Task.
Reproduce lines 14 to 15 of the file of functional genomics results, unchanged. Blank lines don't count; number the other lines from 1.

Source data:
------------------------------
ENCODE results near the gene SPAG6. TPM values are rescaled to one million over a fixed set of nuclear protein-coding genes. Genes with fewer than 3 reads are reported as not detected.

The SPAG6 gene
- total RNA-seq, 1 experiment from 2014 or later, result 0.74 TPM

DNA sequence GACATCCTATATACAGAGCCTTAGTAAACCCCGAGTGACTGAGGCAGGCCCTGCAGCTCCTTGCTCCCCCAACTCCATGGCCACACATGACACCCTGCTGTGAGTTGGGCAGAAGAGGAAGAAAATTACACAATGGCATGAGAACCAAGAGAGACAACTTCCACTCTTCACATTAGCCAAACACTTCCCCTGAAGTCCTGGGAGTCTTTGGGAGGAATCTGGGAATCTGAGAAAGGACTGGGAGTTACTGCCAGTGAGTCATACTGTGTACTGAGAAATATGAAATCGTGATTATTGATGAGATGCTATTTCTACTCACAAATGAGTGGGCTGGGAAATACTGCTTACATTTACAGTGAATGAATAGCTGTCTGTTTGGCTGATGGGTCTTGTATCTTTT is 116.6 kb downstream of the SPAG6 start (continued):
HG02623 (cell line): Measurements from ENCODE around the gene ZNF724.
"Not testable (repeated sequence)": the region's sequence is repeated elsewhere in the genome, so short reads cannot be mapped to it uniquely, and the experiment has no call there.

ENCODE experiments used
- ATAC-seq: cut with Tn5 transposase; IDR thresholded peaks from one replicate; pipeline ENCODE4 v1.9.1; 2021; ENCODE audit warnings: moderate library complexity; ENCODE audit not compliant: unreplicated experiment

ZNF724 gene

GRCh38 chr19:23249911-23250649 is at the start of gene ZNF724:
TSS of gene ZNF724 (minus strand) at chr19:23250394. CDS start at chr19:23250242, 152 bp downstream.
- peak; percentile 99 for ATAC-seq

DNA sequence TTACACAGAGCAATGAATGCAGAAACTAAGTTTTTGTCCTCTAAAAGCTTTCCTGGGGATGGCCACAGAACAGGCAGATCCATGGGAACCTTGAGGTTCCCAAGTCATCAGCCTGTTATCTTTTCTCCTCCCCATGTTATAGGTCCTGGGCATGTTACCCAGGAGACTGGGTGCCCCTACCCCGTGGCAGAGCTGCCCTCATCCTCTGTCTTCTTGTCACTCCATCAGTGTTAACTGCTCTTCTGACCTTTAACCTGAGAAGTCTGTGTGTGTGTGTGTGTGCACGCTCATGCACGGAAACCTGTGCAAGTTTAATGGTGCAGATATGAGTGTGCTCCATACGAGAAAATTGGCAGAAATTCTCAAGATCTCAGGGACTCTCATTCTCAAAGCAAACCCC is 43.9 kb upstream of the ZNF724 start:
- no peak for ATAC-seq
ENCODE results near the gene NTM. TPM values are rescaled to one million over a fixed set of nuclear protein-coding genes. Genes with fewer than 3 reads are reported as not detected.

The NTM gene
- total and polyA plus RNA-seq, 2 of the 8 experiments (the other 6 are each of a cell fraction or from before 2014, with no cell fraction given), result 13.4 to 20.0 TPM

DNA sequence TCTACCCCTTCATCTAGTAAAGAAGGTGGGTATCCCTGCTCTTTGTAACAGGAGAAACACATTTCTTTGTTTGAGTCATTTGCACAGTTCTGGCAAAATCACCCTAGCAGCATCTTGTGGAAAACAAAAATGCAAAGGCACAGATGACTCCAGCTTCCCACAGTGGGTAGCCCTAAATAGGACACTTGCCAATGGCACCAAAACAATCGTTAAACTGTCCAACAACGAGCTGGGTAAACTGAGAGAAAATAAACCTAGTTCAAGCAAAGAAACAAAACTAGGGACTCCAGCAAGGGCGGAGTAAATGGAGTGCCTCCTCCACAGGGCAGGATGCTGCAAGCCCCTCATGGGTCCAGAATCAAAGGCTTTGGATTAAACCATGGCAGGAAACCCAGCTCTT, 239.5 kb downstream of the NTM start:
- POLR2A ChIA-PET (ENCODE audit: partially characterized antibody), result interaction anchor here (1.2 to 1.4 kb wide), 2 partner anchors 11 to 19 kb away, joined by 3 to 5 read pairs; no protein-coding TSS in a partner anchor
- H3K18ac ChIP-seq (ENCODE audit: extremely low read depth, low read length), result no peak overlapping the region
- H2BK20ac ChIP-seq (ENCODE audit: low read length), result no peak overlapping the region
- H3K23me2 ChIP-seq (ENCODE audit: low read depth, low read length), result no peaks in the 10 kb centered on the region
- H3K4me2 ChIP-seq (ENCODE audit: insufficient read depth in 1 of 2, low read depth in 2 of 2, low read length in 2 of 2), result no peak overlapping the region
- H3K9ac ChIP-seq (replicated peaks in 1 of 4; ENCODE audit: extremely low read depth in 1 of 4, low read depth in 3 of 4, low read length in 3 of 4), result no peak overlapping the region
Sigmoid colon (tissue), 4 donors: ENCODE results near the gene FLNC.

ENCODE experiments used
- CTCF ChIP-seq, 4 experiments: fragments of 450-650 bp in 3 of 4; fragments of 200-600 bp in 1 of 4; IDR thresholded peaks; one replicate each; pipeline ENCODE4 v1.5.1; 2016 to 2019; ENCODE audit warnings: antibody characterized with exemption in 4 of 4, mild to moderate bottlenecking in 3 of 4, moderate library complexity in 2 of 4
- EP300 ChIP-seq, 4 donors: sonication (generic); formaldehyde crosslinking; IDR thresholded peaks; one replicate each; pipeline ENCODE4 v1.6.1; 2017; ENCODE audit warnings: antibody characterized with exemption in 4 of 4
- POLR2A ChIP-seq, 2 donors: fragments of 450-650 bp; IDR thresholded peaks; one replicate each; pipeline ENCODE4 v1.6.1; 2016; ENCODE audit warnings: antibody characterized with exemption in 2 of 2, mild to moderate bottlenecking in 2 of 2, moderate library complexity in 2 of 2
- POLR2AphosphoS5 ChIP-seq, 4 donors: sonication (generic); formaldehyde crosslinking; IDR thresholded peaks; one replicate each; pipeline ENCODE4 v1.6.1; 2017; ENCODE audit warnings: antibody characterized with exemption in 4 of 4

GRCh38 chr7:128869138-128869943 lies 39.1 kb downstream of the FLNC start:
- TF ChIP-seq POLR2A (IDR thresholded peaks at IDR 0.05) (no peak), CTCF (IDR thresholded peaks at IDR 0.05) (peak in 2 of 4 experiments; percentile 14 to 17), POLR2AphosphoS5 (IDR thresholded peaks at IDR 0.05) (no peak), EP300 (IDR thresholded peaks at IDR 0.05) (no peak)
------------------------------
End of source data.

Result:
- no peak for ATAC-seq
ENCODE results near the gene NTM. TPM values are rescaled to one million over a fixed set of nuclear protein-coding genes. Genes with fewer than 3 reads are reported as not detected.